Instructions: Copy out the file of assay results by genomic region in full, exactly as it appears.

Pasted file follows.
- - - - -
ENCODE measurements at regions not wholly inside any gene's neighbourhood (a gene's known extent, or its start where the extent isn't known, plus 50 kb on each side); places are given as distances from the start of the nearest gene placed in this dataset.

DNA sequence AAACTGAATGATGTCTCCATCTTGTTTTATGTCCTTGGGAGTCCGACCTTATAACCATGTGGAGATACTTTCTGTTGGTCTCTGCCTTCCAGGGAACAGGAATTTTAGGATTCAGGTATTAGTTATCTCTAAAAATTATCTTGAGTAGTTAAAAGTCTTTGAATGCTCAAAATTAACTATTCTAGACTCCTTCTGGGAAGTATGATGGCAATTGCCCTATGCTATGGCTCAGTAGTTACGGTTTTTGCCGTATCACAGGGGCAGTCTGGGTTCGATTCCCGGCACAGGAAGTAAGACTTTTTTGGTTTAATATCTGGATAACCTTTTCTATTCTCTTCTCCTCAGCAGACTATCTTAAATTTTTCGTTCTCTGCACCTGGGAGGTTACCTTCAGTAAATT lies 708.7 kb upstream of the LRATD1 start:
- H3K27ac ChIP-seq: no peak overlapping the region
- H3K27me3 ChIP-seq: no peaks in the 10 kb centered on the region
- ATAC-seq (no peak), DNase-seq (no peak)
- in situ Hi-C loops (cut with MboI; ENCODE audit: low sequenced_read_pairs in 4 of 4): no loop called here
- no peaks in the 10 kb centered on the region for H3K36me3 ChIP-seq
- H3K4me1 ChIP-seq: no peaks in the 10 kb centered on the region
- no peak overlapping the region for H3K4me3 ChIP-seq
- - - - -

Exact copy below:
ENCODE measurements at regions not wholly inside any gene's neighbourhood (a gene's known extent, or its start where the extent isn't known, plus 50 kb on each side); places are given as distances from the start of the nearest gene placed in this dataset.

DNA sequence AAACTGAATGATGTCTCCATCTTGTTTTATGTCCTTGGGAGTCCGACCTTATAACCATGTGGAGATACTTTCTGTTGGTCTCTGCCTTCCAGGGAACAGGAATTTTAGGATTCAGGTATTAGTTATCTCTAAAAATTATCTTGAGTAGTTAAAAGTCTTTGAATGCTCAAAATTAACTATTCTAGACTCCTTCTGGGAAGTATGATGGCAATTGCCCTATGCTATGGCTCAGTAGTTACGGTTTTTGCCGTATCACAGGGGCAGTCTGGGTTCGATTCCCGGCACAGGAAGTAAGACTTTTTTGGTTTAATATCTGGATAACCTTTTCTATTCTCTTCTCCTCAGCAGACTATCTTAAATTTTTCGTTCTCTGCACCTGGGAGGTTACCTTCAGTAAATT lies 708.7 kb upstream of the LRATD1 start:
- H3K27ac ChIP-seq: no peak overlapping the region
- H3K27me3 ChIP-seq: no peaks in the 10 kb centered on the region
- ATAC-seq (no peak), DNase-seq (no peak)
- in situ Hi-C loops (cut with MboI; ENCODE audit: low sequenced_read_pairs in 4 of 4): no loop called here
- no peaks in the 10 kb centered on the region for H3K36me3 ChIP-seq
- H3K4me1 ChIP-seq: no peaks in the 10 kb centered on the region
- no peak overlapping the region for H3K4me3 ChIP-seq